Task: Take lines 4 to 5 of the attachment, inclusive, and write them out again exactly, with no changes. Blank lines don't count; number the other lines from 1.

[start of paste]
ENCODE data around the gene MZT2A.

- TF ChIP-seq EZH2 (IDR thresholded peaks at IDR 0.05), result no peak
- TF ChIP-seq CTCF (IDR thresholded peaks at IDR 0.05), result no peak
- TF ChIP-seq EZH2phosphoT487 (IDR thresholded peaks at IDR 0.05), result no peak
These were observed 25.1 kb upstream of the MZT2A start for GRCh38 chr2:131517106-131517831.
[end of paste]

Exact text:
- TF ChIP-seq EZH2phosphoT487 (IDR thresholded peaks at IDR 0.05), result no peak
These were observed 25.1 kb upstream of the MZT2A start for GRCh38 chr2:131517106-131517831.